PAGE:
Transcription of Finance News Network Interview with Broken Hill Prospecting Limited (ASX:BPL) Managing Director, Dr Ian Pringle.
Joining me today from Broken Hill Prospecting Limited (ASX:BPL) is Managing Director, Dr Ian Pringle. Ian welcome to FNN.
Dr Ian Pringle: Thank you, it’s great to be here.
Could you start by introducing Broken Hill Prospecting?
Dr Ian Pringle: Broken Hill Prospecting is just a small company. We listed about a year ago on the ASX and the New Zealand SX and we focus very much on cobalt mineralisation at Broken Hill. We’re lucky enough to have some very large cobalt deposits, which we’ve discovered over a couple of drilling programs, just since we’ve listed. And it’s very interesting going forward on the exploration side of that.
And could you explain why does the Company focus on cobalt?
Dr Ian Pringle: Well cobalt’s a really interesting metal; it’s a small metal of the future. It’s used largely in rechargeable batteries; it’s used for superalloys and hardened steel for turbines and jet engines. And it’s pretty well all produced, 65 per cent last year came out of central Africa in the Congo. So the United States, Japan and Europe produce no cobalt whatsoever. So it’s very important to have another supply of cobalt and we are fortunate enough in Broken Hill, to have a pretty big deposit.
So looking closer at your projects: What does the Railway cobalt deposit contain?
Dr Ian Pringle: Well we’re very lucky because cobalt in our project areas has been known about for quite some time - small deposits called Pryrite Hill and Big Hill. And we were fortunate enough to find a lot, a very large deposit based on some geophysical work we did. And we drilled those targets and we found the Railway project, which is a very large near-surface pryrite deposit which is cobaltiferous and extends for over four kilometres within our granted exploration licenses, and partly within our mining leases.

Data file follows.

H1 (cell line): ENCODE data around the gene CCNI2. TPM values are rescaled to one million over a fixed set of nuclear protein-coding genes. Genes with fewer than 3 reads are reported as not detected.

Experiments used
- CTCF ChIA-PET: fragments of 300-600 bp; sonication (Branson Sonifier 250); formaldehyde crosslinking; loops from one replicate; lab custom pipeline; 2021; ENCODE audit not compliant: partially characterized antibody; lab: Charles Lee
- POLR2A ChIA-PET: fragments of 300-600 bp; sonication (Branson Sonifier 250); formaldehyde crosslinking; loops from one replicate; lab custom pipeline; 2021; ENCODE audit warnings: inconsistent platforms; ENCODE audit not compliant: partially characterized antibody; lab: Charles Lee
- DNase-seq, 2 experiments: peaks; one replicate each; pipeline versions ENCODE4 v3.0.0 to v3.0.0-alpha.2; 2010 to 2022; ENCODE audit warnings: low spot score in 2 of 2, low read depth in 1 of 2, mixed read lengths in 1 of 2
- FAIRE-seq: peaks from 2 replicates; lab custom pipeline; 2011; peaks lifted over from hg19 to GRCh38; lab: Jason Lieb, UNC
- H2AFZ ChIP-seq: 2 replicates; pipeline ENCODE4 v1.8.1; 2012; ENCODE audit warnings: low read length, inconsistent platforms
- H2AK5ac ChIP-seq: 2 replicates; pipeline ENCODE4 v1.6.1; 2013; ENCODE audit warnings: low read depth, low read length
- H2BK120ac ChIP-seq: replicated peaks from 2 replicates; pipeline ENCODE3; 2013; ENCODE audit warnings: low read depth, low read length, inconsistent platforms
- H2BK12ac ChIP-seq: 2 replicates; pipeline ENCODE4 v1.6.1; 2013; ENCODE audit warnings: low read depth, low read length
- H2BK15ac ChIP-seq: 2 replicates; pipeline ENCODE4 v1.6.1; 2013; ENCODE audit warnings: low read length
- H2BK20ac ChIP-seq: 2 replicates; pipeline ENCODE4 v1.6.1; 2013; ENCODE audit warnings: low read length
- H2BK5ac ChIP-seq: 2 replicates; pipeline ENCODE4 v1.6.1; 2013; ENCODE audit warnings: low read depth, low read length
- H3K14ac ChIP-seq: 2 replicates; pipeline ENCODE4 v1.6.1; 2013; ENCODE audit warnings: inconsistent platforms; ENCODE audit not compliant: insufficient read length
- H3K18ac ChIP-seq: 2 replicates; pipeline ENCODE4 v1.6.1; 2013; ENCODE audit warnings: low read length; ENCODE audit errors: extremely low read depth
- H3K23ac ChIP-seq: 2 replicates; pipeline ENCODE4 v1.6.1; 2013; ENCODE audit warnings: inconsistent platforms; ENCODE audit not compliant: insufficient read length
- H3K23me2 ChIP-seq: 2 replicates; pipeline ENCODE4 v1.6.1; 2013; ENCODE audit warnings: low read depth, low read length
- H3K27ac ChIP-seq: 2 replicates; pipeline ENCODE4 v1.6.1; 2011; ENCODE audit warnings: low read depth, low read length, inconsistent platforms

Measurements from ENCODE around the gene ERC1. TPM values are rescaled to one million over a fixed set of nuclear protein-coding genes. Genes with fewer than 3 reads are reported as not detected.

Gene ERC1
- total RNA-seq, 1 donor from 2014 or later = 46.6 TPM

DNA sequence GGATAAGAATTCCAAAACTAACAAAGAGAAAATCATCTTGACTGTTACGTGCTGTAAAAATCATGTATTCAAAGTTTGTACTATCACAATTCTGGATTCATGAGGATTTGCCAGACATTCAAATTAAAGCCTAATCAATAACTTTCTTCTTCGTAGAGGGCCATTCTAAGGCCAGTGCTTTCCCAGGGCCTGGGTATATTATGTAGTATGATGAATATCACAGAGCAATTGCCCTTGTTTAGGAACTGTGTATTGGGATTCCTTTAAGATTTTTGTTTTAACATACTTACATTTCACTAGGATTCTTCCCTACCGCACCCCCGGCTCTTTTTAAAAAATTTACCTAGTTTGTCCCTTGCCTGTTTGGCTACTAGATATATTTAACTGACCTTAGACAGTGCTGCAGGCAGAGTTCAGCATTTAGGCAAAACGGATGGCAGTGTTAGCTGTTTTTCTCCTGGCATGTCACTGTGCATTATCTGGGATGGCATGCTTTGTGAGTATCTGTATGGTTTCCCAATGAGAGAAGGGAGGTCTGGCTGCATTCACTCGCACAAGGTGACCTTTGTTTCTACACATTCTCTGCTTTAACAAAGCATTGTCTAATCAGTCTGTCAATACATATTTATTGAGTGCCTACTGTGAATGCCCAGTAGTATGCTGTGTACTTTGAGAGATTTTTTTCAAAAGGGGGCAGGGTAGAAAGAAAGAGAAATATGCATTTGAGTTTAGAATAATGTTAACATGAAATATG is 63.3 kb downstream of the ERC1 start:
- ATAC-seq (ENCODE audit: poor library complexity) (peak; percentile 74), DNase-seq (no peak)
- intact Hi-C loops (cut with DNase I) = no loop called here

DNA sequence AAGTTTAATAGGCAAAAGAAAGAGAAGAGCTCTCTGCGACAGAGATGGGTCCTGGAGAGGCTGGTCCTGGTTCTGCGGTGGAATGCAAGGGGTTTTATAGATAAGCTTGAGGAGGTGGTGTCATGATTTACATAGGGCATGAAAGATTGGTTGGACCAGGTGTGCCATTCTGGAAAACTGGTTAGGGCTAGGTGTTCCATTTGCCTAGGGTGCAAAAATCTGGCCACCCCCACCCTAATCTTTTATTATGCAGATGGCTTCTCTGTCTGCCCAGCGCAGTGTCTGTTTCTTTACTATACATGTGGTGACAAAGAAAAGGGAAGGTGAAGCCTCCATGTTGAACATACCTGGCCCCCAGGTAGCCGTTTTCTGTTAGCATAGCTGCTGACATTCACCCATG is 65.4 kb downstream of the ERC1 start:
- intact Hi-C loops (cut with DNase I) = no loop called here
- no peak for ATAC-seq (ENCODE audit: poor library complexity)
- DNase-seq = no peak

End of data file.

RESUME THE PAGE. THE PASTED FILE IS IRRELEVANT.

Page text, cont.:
And what has the most recent drilling revealed?
Dr Ian Pringle: Well the most drilling has been very wide spaced, because it’s such a long strike length of mineralisation and the average distance between holes is about 200 to 250 metres. So all along the strike extent of the Railway deposit, we’ve been fortunate that drill holes have intersected a lot of cobalt mineralisation. And we’ve got a lot more work of drilling to closely define it, but we’ve got enough confidence to know now, that the deposit extends quite considerably along that strike length.
So Ian, what are the Company’s plans for the project in the second half of the year?
Dr Ian Pringle: Well going forward, we’re looking at doing obviously a review of the drilling results but also, we can start a scoping study looking at producing a cobalt concentrate. And that’ll be a large open cut deposit and it’ll be based on producing a pryrite concentrate with probably about 0.5 per cent cobalt in it. And that will be then used – because we’re right beside the railway line, as the project name infers and that’s the main trunk railway line between Broken Hill and Adelaide, we really are in an excellent position. We’re only 20 kilometres from Broken Hill, by road, and it’s an ideal location to develop a potential mine. So we’re pretty excited about that.